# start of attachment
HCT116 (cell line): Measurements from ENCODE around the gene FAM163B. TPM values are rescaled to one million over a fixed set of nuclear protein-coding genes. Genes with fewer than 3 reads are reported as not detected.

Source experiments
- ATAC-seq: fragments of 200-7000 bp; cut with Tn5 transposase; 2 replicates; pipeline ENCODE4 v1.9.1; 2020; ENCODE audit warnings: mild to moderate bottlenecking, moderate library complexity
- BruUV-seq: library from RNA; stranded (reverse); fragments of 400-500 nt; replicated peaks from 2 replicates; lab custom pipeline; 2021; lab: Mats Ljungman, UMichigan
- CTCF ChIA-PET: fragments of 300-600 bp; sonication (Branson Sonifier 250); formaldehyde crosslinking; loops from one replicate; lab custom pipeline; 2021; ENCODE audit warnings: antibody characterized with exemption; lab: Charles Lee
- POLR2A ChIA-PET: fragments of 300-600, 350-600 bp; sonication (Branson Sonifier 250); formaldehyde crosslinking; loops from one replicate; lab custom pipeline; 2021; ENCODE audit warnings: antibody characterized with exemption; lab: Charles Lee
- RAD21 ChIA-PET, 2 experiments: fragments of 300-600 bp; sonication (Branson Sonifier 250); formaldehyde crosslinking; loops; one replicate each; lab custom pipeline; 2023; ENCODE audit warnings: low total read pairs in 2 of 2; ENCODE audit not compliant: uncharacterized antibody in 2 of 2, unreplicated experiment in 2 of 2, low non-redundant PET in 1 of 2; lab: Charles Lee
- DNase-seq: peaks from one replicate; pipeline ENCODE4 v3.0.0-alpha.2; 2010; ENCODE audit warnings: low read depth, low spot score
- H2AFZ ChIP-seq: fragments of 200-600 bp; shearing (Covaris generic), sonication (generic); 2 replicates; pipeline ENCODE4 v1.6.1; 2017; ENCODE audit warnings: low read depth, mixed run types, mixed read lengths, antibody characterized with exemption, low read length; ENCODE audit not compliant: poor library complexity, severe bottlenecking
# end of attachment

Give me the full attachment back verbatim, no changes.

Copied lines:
HCT116 (cell line): Measurements from ENCODE around the gene FAM163B. TPM values are rescaled to one million over a fixed set of nuclear protein-coding genes. Genes with fewer than 3 reads are reported as not detected.

Source experiments
- ATAC-seq: fragments of 200-7000 bp; cut with Tn5 transposase; 2 replicates; pipeline ENCODE4 v1.9.1; 2020; ENCODE audit warnings: mild to moderate bottlenecking, moderate library complexity
- BruUV-seq: library from RNA; stranded (reverse); fragments of 400-500 nt; replicated peaks from 2 replicates; lab custom pipeline; 2021; lab: Mats Ljungman, UMichigan
- CTCF ChIA-PET: fragments of 300-600 bp; sonication (Branson Sonifier 250); formaldehyde crosslinking; loops from one replicate; lab custom pipeline; 2021; ENCODE audit warnings: antibody characterized with exemption; lab: Charles Lee
- POLR2A ChIA-PET: fragments of 300-600, 350-600 bp; sonication (Branson Sonifier 250); formaldehyde crosslinking; loops from one replicate; lab custom pipeline; 2021; ENCODE audit warnings: antibody characterized with exemption; lab: Charles Lee
- RAD21 ChIA-PET, 2 experiments: fragments of 300-600 bp; sonication (Branson Sonifier 250); formaldehyde crosslinking; loops; one replicate each; lab custom pipeline; 2023; ENCODE audit warnings: low total read pairs in 2 of 2; ENCODE audit not compliant: uncharacterized antibody in 2 of 2, unreplicated experiment in 2 of 2, low non-redundant PET in 1 of 2; lab: Charles Lee
- DNase-seq: peaks from one replicate; pipeline ENCODE4 v3.0.0-alpha.2; 2010; ENCODE audit warnings: low read depth, low spot score
- H2AFZ ChIP-seq: fragments of 200-600 bp; shearing (Covaris generic), sonication (generic); 2 replicates; pipeline ENCODE4 v1.6.1; 2017; ENCODE audit warnings: low read depth, mixed run types, mixed read lengths, antibody characterized with exemption, low read length; ENCODE audit not compliant: poor library complexity, severe bottlenecking